Synthetic Biology and Natural Kinds
Homeostatic Property Cluster Theory in the Post-Genomic World
In the life sciences, biologists and philosophers lack a unifying concept of species—one that will reconcile intuitive demarcations of taxa with the fluidity of phenotypes found in nature. One such attempt at solving this “species problem” is known as Homeostatic Property Cluster theory (HPC), which suggests that species are not defined by singular essences, but by clusters of properties that a species tends to possess. I contend that the arbitrary nature of HPC’s kind criteria would permit a biological brand of functionalism to inform species boundaries, thereby validating synthetic organisms as members of a species that do not belong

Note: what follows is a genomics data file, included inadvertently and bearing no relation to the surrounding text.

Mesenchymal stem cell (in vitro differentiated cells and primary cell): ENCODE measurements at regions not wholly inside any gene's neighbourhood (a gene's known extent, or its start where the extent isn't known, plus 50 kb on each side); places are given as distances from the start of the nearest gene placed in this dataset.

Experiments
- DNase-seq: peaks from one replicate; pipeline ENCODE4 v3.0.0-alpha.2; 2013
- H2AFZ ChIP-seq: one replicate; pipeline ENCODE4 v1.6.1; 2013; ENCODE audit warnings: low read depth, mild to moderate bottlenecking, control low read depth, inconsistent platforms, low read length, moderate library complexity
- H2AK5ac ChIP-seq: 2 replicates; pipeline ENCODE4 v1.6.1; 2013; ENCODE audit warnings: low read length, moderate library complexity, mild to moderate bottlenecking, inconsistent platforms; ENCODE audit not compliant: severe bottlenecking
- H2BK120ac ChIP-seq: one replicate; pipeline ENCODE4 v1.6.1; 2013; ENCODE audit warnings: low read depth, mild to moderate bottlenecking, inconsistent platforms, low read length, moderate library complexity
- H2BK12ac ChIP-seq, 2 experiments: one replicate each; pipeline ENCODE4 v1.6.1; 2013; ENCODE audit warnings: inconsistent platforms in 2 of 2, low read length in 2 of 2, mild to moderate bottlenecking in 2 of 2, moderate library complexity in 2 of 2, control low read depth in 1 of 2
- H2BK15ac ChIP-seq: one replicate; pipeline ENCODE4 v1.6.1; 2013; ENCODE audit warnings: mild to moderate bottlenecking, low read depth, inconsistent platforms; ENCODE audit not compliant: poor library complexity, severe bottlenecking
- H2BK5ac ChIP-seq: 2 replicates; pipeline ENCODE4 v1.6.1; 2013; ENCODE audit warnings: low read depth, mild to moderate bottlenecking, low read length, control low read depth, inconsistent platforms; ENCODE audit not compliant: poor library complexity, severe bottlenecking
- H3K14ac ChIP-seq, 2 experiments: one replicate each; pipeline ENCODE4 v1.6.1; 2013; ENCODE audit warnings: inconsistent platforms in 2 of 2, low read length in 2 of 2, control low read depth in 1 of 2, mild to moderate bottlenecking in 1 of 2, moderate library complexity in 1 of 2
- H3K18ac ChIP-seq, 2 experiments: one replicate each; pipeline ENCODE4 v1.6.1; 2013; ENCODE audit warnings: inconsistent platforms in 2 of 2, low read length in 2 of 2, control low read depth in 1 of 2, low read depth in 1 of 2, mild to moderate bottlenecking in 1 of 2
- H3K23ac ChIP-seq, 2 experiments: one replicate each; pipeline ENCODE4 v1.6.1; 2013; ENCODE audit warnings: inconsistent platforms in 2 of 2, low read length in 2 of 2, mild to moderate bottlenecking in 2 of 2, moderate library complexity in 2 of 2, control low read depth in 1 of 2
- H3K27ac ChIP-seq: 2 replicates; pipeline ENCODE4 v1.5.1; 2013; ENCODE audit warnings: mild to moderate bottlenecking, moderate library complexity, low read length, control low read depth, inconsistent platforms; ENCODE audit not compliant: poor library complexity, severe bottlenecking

Stance requires right of first publication. All other rights reside with the author. Authors are free to reuse their own articles in other publications they write or edit, and no further permission is required. The journal only requires acknowledgement of the original publication in Stance.
All articles are licensed with a Creative Commons Attribution Noncommercial No-Derivatives 4.0 International license.